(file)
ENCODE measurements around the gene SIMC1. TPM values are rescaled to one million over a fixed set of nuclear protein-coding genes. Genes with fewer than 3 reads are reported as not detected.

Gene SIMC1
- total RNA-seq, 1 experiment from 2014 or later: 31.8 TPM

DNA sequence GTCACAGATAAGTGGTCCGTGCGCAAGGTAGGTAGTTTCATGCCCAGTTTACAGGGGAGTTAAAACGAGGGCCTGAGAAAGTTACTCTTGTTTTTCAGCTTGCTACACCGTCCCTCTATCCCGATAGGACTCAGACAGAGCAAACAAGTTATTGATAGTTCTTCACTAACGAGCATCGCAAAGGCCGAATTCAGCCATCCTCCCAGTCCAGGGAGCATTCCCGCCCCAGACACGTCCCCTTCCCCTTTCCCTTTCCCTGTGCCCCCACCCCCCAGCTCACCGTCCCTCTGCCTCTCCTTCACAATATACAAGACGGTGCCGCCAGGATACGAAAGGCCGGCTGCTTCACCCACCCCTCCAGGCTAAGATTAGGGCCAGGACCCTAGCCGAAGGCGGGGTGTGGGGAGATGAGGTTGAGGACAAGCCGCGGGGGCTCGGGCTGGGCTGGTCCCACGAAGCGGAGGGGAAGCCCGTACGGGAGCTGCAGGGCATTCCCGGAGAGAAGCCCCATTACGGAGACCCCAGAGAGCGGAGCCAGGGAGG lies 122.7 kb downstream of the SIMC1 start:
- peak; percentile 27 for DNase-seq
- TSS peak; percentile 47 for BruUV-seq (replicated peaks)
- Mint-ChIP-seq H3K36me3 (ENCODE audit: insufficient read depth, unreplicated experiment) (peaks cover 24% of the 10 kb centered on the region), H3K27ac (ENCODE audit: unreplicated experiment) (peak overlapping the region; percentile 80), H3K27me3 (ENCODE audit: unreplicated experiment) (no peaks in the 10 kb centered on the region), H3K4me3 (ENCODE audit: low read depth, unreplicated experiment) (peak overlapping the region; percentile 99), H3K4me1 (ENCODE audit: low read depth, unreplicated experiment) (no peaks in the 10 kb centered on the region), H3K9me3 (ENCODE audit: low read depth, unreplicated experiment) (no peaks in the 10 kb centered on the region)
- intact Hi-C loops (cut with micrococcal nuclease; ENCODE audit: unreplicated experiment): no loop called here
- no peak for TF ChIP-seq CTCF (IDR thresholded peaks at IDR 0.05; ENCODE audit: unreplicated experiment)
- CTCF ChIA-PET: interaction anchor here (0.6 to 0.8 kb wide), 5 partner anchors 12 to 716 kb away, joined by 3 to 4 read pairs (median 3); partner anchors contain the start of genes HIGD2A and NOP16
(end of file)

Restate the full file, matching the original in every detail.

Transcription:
ENCODE measurements around the gene SIMC1. TPM values are rescaled to one million over a fixed set of nuclear protein-coding genes. Genes with fewer than 3 reads are reported as not detected.

Gene SIMC1
- total RNA-seq, 1 experiment from 2014 or later: 31.8 TPM

DNA sequence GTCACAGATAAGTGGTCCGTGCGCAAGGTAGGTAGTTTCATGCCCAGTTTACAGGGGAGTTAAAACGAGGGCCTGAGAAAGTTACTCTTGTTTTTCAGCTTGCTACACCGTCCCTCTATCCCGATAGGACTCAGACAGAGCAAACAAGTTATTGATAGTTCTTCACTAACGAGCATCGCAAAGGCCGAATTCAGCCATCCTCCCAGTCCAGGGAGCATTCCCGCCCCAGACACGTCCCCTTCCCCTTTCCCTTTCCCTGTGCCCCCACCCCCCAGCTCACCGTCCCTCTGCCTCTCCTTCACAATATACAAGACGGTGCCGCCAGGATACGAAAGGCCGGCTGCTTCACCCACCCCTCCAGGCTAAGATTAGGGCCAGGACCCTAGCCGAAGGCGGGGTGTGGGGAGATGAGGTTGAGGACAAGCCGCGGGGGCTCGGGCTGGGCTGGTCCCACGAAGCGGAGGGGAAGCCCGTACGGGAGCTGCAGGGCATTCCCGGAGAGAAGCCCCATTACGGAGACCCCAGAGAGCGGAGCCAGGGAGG lies 122.7 kb downstream of the SIMC1 start:
- peak; percentile 27 for DNase-seq
- TSS peak; percentile 47 for BruUV-seq (replicated peaks)
- Mint-ChIP-seq H3K36me3 (ENCODE audit: insufficient read depth, unreplicated experiment) (peaks cover 24% of the 10 kb centered on the region), H3K27ac (ENCODE audit: unreplicated experiment) (peak overlapping the region; percentile 80), H3K27me3 (ENCODE audit: unreplicated experiment) (no peaks in the 10 kb centered on the region), H3K4me3 (ENCODE audit: low read depth, unreplicated experiment) (peak overlapping the region; percentile 99), H3K4me1 (ENCODE audit: low read depth, unreplicated experiment) (no peaks in the 10 kb centered on the region), H3K9me3 (ENCODE audit: low read depth, unreplicated experiment) (no peaks in the 10 kb centered on the region)
- intact Hi-C loops (cut with micrococcal nuclease; ENCODE audit: unreplicated experiment): no loop called here
- no peak for TF ChIP-seq CTCF (IDR thresholded peaks at IDR 0.05; ENCODE audit: unreplicated experiment)
- CTCF ChIA-PET: interaction anchor here (0.6 to 0.8 kb wide), 5 partner anchors 12 to 716 kb away, joined by 3 to 4 read pairs (median 3); partner anchors contain the start of genes HIGD2A and NOP16